An illustration of Rasha Bseis, who was killed by her brother late last month, has been shared widely on social media. The caption reads, ‘a crime of no honor.’ Source unknown.
In late August, a video appeared on social media in which a woman from Afrin accuses the leader of a local militia of rape. The woman, Isra Yousef Khalil, openly identifies herself and details her experience of several assaults, adding that other women have suffered similar crimes at the hands of the accused, Mohammad Jasim, and other fighters in the Sultan Suleiman Shah Brigade. The rampant human rights violations of the Suleiman Shah Brigade and its parent organization, Sultan Murad, have been widely reported (including by OHCHR and Amnesty International), but Khalil’s testimony, which has received tens of thousands of views, represents not just another crime, but also a rare outlier in a culture in which sexual violence is often considered a taboo topic, with victims expected to remain silent about the abuse they suffered and perpetrators rarely held accountable. In fact, Khalil’s video resulted in pushback from the accused and many of his supporters, and she later rescinded her story, though it is unclear whether she was pressured to do so.
This taboo has drastic consequences, making it difficult to reach survivors for the purposes of documentation, medical care, and psychosocial support. Furthermore, the shame associated with sexual violence often inflicts additional harm on the survivor, particularly women, who may face social isolation, increased risk of suicide, and even honor killing at the hands of family. Late last month, a graphic video began circulating on social media in which a young man films himself killing his sister Rasha Bseis on camera in a so-called honor killing. Bseis allegedly had a relationship with a Turkish soldier, and a voice in the video can be heard saying “wash away your shame.” The video provoked widespread outrage, with commenters and activists rebranding the event as a ‘crime without honor’ and discussing the need for legal reforms to protect women like Bseis.
In 2015, SJAC published a study on societal attitudes towards SGBV. One rather surprising conclusion of the survey was that, while most individuals interviewed stated that they felt compassion for SGBV survivors and would like to see them receive support within the community, the same respondents generally stated that their communities would not be accepting of such survivors. While the latter is discouraging, the responses of individual interviewees suggest that there exists a potential for a cultural shift around how these crimes are discussed. Changing such norms is vital to the pursuit of justice and healing for SGBV survivors because justice will never be possible if survivors fear reporting and seeking the appropriate support.
Thus, public discussions, such as the ones that were encouraged by Khalil’s choice to share her story and are taking place in the aftermath of Bseis’s death, will be a necessary step in changing attitudes towards SGBV and can create momentum towards accountability for these crimes. The IIIM has stated its intent to pursue accountability for SGBV, and has noted that despite taboos, many survivors want to come forward to pursue justice. While individual survivors should never be pressured to publicly share their stories, they should be applauded and supported when they do so. Additionally, documentation and survivor support organizations should remove the onus from survivors to share their stories by speaking openly and frequently about the role of SGBV in the conflict, promoting justice for the survivors, and normalizing the types of medical and psychosocial services that survivors may require. Most importantly, they should support survivors by prioritizing them in refugee resettlement programs, putting in place better prevention measures in refugee camps, and advocating for legal reforms within Syria and the region that would allow women to register births outside of marriage and more easily pursue divorce. The surge of Syrian women choosing to divorce in Europe underscores this need, and the accompanying cases of violence perpetrated against women who seek divorce show the necessity of targeted support and protection. Finally, survivors of sexual and gender-based violence should have a role in the design of future justice processes, to ensure that the crimes they experienced are appropriately addressed. Survivors must feel that they are able to speak openly and society must be willing to shame and prosecute the perpetrators for the commission of their crimes.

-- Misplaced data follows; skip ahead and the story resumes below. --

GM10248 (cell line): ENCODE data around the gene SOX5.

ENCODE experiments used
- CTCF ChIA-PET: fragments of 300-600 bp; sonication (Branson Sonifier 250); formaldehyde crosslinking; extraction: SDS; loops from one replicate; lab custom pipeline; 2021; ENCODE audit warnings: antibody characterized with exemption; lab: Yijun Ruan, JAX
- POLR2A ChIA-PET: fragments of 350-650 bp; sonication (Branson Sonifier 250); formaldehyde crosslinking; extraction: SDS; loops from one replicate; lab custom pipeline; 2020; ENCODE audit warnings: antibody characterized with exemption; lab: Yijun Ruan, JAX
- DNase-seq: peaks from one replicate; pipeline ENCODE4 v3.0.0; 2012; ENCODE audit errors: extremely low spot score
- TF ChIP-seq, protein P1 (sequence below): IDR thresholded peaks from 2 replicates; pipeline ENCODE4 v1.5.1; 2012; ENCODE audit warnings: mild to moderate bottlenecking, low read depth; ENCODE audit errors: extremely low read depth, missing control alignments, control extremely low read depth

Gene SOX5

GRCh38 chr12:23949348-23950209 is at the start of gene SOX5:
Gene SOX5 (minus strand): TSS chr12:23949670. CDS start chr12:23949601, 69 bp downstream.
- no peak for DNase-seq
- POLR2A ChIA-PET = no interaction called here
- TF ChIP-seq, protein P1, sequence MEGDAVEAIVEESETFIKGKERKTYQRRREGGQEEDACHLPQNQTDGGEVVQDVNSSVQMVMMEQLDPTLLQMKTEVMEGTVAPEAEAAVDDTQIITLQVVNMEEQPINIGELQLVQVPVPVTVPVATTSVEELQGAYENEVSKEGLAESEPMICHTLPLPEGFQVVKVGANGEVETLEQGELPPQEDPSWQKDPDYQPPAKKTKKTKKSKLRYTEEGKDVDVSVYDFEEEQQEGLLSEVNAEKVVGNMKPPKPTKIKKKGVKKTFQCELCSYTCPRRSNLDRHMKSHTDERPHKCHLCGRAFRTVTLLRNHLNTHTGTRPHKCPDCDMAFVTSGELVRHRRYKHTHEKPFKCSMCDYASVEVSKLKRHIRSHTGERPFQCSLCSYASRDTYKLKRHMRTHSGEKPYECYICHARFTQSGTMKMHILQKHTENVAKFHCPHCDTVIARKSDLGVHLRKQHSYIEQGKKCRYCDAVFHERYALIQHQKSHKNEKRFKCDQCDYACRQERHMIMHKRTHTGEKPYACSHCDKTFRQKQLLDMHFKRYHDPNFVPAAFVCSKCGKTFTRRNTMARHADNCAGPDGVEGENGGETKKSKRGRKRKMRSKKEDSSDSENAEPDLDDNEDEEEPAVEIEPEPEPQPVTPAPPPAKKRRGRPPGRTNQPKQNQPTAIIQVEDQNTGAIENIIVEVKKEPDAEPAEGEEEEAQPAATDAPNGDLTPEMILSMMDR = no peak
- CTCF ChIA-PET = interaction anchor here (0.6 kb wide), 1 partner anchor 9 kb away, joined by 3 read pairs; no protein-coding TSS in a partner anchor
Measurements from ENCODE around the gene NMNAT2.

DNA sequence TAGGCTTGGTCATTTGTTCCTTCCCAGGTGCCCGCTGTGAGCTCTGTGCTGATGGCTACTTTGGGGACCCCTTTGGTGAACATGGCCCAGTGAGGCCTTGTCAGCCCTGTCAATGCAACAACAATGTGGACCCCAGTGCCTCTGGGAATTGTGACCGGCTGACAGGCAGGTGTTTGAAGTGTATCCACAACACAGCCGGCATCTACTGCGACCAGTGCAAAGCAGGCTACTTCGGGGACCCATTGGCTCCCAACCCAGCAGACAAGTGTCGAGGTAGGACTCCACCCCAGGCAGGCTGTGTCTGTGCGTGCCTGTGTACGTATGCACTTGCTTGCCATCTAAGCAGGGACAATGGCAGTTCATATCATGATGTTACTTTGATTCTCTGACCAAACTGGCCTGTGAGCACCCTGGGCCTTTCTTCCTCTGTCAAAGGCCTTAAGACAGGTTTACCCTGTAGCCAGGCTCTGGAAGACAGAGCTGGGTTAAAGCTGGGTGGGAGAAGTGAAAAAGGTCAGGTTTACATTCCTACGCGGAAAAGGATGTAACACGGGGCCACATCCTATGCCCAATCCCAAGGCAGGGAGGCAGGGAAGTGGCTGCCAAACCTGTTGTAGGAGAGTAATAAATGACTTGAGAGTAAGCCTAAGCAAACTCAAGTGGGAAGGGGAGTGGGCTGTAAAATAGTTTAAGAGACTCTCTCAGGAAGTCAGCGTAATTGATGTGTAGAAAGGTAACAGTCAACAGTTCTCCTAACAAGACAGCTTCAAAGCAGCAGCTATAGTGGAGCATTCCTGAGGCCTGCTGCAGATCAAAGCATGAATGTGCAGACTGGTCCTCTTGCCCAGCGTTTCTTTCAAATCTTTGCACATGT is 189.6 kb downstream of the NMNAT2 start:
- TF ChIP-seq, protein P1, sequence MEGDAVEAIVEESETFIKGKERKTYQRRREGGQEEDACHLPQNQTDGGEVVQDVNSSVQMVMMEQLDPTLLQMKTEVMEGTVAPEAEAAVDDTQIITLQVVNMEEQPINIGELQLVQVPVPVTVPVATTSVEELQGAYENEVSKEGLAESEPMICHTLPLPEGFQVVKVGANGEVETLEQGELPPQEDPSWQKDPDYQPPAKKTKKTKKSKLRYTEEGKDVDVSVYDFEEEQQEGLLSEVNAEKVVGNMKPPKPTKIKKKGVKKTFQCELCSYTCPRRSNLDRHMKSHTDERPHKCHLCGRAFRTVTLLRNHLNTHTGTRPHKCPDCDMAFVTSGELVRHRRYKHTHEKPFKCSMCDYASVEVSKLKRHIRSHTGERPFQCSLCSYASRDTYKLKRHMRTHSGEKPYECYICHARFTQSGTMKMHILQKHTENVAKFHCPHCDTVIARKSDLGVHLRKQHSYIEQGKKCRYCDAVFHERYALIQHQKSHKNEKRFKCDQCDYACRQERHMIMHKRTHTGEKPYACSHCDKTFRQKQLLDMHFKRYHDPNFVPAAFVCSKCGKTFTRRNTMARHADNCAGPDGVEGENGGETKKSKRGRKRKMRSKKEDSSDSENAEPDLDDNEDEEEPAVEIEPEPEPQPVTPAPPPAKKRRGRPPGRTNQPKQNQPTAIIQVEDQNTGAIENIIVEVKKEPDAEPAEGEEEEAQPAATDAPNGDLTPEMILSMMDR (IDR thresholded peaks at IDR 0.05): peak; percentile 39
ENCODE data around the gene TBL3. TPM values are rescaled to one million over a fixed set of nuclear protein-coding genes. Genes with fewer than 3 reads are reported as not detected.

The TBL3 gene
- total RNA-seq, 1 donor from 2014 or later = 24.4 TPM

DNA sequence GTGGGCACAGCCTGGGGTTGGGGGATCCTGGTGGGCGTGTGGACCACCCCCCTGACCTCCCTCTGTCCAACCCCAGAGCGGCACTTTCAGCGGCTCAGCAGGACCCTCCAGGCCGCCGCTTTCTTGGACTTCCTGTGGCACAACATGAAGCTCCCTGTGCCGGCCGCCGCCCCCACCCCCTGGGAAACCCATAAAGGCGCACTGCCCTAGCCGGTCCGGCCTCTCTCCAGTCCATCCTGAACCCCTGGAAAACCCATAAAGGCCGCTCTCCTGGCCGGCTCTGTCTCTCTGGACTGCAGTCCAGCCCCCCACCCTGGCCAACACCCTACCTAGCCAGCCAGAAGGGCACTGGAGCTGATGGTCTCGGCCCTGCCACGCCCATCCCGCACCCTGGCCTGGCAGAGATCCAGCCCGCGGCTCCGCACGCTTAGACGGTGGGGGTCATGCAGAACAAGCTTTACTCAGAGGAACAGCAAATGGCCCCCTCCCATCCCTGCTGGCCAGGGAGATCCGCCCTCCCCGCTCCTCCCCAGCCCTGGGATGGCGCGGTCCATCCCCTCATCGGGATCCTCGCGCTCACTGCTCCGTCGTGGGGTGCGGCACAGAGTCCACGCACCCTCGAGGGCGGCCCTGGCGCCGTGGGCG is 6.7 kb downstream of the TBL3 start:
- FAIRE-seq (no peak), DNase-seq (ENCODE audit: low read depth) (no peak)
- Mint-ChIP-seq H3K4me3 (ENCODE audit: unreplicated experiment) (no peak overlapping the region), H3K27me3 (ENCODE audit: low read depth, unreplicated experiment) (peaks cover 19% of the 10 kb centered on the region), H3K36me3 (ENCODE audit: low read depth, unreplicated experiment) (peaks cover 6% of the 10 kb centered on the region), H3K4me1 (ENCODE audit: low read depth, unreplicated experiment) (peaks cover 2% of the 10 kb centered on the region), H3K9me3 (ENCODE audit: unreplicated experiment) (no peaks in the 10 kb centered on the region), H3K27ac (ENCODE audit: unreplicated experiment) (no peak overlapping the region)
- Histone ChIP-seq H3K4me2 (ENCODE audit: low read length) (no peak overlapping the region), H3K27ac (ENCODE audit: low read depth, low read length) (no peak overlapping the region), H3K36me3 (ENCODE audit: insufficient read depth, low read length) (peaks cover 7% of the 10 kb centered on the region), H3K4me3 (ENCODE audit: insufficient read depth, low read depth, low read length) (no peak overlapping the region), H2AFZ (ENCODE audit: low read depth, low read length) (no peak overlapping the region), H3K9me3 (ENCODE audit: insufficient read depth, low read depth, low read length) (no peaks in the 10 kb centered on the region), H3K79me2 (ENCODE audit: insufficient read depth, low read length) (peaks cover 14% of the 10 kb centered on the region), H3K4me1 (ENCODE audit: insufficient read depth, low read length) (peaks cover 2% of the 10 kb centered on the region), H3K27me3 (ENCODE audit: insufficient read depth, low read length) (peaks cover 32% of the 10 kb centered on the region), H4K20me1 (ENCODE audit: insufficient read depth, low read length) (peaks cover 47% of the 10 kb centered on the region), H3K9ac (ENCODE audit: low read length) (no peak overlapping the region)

SJAC, the UN Commission of Inquiry, and other organizations have made a concerted effort to collect information on SGBV and understand its role in the Syrian conflict. Despite ongoing documentation, however, the reality is that such efforts most likely cover only a small percentage of violations being committed within the country, and without acceptance and protection for survivors who speak out, there is a huge barrier to gathering information and grasping the full extent of such violations.